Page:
Wednesday, 18 November 2020

My plastics at home: part 2.

As we are now in the second coronavirus lockdown, I thought it would be interesting to re-visit the My plastics at home blog series. The MoDiP team are all working from home for some, if not all, of the week (staff involved in tasks that require access to the collections continue to come onto campus), so I decided to ask everyone to contribute. The brief was to send me a picture of a favourite plastics object from home, with a brief description of what the object is and why they chose it. This is what we came up with:

Professor Susan Lambert, MoDiP’s Chief Curator


I have known this little swan all my life. It is a soap dish that floated in my bath when I was a small child in the late 1940s. I re-met it when I was clearing out my mother’s house some fifteen years ago and now it puts a smile on my face every day. It appeals to me because it provides such a succinct lesson in plastics manufacture. It was made in England for Gantoy and is a relatively early example of injection moulding. The gate – the point at which the plastics enter the moulding tool – can be seen clearly on the back of the swan’s head. And, manufactured in three parts with the wings snap-fitted to the body, it demonstrates an early example of a form of fixing unique to the plastics materials group.

Doctor Louise Dennis, MoDiP’s Curator


My object is an acrylic desk sign given to me by my colleagues. The sign is made up of three sections: a base with a stepped slot cut into it, a wide opaque black back panel, and a smaller clear front panel. The front panel has the words ‘Dr. Louise Dennis, Museum of Design in Plastics’ laser etched into it so that the semi-translucent, almost white letters stand out against the black back drop. The sign means a lot to me because it represents a long journey and a lot of hard work, which all came to a conclusion during lockdown when I have not been able to celebrate my achievement. Being called Dr. makes me giggle every time, it seems so surreal, I must learn to get used to it and this sign will help me do just that.

Pam Langdown, MoDiP’s Documentation Officer


During lockdown, in particular, I seem to have spent quite a lot of time in the kitchen, trying to come up with something interesting for dinner. One of the things I use almost daily is this green colander, made from injection moulded polypropylene by Mepra of Italy. I bought it some years ago and I have the feeling that it will be one of those kitchen tools that will be with me for many years to come. I have three colanders in my kitchen cupboard but this is the one I prefer. I like it for its simple, uncomplicated design. It is the one I pick up in preference to the others. The choice of material means that it doesn’t require ribs for strength, so there are no nooks and crannies created in moulding that hold onto stray soap bubbles and make it difficult to dry after washing, and the drain holes are small enough that strands of spaghetti don’t sneak through. Its’ tripod arrangement of feet means that it is stable and, coincidentally, they are spaced just the right distance apart that it fits into the half sink and stays put without toppling over when I drain vegetables or pasta. It has frequently been used to transport freshly picked tomatoes, raspberries, herbs, and salad leaves etc. from the garden to the kitchen. And, inverted, I think it has even been used for kid’s dressing up as some sort of head gear. I predict that it will be in my kitchen cupboard long after other things have fallen by the wayside, and all for the price of a couple of cups of coffee. What a bargain.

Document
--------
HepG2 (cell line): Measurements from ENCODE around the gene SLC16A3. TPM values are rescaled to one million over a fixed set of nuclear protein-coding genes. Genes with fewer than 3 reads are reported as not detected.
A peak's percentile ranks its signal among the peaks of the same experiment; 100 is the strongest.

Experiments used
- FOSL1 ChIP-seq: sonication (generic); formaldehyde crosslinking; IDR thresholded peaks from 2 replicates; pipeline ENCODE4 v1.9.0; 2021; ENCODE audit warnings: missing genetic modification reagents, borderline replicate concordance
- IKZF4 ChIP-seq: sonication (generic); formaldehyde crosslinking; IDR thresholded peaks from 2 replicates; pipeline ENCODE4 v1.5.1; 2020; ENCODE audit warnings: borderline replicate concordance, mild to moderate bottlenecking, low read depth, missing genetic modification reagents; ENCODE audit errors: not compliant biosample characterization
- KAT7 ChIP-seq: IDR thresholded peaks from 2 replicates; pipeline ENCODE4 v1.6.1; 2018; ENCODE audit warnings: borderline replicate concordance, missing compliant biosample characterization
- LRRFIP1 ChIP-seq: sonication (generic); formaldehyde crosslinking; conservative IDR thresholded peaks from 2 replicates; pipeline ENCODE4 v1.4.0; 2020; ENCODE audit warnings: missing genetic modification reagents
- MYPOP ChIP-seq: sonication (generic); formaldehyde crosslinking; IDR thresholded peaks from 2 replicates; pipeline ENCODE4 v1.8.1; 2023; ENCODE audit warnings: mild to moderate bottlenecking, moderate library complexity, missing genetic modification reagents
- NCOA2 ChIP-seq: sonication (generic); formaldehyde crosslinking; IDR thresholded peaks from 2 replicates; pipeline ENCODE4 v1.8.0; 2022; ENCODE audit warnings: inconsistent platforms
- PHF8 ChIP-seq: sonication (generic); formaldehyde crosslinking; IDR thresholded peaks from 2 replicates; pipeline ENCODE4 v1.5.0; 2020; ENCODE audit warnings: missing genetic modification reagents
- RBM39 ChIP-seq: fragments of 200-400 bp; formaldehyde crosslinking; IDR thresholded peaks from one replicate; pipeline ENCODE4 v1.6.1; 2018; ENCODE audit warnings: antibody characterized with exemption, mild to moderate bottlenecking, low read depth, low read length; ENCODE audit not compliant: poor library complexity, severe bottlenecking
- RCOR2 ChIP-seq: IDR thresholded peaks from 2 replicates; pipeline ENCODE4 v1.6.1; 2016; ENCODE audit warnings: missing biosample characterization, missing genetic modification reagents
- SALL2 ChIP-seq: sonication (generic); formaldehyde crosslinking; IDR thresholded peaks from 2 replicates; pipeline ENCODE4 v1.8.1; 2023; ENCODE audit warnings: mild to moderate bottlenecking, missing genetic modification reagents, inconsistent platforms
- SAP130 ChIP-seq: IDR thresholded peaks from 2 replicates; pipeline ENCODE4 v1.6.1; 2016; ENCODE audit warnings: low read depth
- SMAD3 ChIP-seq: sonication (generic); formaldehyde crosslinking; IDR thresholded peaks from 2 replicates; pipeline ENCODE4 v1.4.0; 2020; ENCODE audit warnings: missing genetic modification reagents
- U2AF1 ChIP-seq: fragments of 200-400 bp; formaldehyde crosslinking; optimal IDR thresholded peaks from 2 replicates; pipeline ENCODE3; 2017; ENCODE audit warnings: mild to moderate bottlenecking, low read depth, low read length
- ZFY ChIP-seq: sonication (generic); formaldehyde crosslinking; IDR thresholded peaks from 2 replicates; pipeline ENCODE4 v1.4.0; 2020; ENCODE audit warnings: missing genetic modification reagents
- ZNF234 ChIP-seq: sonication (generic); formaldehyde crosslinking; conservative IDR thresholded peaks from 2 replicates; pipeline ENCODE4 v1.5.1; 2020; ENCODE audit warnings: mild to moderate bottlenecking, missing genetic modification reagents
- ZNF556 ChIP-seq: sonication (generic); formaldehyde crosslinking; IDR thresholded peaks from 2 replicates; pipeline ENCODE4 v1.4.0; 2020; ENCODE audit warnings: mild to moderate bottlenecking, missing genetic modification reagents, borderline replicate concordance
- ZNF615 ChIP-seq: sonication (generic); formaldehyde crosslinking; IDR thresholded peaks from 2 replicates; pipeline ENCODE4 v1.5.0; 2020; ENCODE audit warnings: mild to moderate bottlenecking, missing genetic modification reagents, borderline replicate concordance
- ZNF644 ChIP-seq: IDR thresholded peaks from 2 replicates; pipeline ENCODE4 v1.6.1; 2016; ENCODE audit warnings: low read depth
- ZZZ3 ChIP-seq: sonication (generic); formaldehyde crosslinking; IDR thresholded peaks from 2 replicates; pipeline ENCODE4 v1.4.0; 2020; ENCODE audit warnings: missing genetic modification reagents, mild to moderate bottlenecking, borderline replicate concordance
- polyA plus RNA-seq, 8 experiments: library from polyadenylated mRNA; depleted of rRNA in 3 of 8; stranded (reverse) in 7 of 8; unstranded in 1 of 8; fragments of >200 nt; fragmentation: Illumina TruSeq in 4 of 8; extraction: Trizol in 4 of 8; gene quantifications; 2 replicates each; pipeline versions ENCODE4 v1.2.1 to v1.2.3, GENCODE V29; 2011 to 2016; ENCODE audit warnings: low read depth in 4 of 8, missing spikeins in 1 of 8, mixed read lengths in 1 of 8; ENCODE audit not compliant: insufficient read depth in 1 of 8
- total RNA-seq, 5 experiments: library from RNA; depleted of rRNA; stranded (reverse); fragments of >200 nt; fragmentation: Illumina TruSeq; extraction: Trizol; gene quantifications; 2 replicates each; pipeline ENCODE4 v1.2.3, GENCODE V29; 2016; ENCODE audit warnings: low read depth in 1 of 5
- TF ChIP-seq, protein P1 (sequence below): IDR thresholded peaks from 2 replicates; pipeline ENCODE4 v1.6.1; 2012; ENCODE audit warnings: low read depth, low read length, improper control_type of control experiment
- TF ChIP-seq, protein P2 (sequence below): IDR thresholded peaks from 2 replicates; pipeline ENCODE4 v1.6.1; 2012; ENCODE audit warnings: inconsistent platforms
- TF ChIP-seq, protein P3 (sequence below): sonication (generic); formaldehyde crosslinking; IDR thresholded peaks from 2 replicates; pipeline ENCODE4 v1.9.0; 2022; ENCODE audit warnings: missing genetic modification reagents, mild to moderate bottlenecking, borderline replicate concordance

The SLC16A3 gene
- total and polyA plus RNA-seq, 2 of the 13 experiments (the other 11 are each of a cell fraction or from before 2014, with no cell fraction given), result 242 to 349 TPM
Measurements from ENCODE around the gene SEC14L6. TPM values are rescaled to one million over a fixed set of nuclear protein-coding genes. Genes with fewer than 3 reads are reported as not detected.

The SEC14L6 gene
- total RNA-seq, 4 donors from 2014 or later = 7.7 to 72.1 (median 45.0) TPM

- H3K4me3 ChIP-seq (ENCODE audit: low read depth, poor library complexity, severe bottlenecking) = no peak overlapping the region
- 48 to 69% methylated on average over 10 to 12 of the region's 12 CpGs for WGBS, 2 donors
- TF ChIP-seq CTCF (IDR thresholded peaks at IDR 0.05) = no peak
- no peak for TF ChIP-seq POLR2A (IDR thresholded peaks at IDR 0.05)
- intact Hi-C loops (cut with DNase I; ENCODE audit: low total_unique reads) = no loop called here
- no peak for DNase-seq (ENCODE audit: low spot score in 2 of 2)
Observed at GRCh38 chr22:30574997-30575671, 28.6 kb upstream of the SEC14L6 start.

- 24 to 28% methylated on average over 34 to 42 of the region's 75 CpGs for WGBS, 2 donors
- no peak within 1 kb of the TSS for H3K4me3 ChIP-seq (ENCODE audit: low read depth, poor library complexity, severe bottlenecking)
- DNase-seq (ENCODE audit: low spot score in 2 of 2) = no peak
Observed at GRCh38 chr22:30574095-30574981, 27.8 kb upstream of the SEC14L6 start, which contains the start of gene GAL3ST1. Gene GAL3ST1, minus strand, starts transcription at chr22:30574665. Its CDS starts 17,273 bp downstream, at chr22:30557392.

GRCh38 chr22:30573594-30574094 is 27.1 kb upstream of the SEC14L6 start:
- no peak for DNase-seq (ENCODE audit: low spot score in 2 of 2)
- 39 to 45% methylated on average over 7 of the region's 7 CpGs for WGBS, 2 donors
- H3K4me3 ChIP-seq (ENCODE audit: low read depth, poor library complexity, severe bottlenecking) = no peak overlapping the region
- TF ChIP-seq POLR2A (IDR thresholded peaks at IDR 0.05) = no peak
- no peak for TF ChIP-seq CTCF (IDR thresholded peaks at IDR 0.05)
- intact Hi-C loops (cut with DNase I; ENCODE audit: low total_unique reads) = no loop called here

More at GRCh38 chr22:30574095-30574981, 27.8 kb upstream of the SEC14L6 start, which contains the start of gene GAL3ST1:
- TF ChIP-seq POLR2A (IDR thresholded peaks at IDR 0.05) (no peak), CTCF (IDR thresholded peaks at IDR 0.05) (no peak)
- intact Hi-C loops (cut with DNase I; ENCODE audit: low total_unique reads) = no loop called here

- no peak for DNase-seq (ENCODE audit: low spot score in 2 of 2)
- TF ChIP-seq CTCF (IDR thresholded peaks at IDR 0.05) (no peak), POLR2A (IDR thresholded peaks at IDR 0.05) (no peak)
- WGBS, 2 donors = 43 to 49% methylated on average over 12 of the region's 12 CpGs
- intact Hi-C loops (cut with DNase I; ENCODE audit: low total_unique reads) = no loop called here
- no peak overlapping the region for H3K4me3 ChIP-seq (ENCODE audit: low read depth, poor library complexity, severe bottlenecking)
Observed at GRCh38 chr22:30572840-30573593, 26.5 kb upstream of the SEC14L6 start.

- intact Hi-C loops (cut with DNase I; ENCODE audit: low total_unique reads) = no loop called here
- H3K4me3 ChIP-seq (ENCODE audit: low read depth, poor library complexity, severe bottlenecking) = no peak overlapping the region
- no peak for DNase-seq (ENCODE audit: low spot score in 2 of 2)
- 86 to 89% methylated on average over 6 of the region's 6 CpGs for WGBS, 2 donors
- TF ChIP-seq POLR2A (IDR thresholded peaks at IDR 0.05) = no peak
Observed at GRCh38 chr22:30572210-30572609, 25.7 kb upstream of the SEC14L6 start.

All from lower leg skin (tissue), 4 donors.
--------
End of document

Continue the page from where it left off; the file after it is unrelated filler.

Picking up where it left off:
Julia Pulman, MoDiP’s Digital Communications Officer


This Elizabethan collar (the cone of shame) that my dog is seen wearing in this picture is made from low-density polyethylene. It is flexible enough for him to lay his head down and sleep whilst being stiff enough to restrict his range of movement so that he is unable to worry his bandaged foot. It has air holes to help with ventilation, is transparent to aid vision and navigation and wipe-clean for hygiene purposes (especially useful after meals!). Despite the fact that my dog looks a little unhappy wearing this plastics object, it really did help with his recovery and he has now returned to his normal self.

And, as for me…

Katherine Pell, MoDiP’s Collections Officer


As Bakelite was once marketed as the material of a thousand uses, I feel this object should be promoted as one that will save a thousand arguments. Certainly in my house anyway. I bought this Tangle Teezer hairbrush for my daughter about ten years ago and it is still going strong, albeit a little battered. The soft polyester ‘teeth’ are arranged in alternate rows of longer and shorter lengths, which bend and flex to detangle the hair without pulling or tugging (or screaming!). The injection moulded, polypropylene body is ergonomically shaped to fit comfortably in the palm of the hand. It was designed by a British hairdresser, is made in the UK and has won numerous awards since its launch in 2007. I have calculated that ours has so far been used over 7000 times!

Katherine Pell, Collections Officer, MoDiP.

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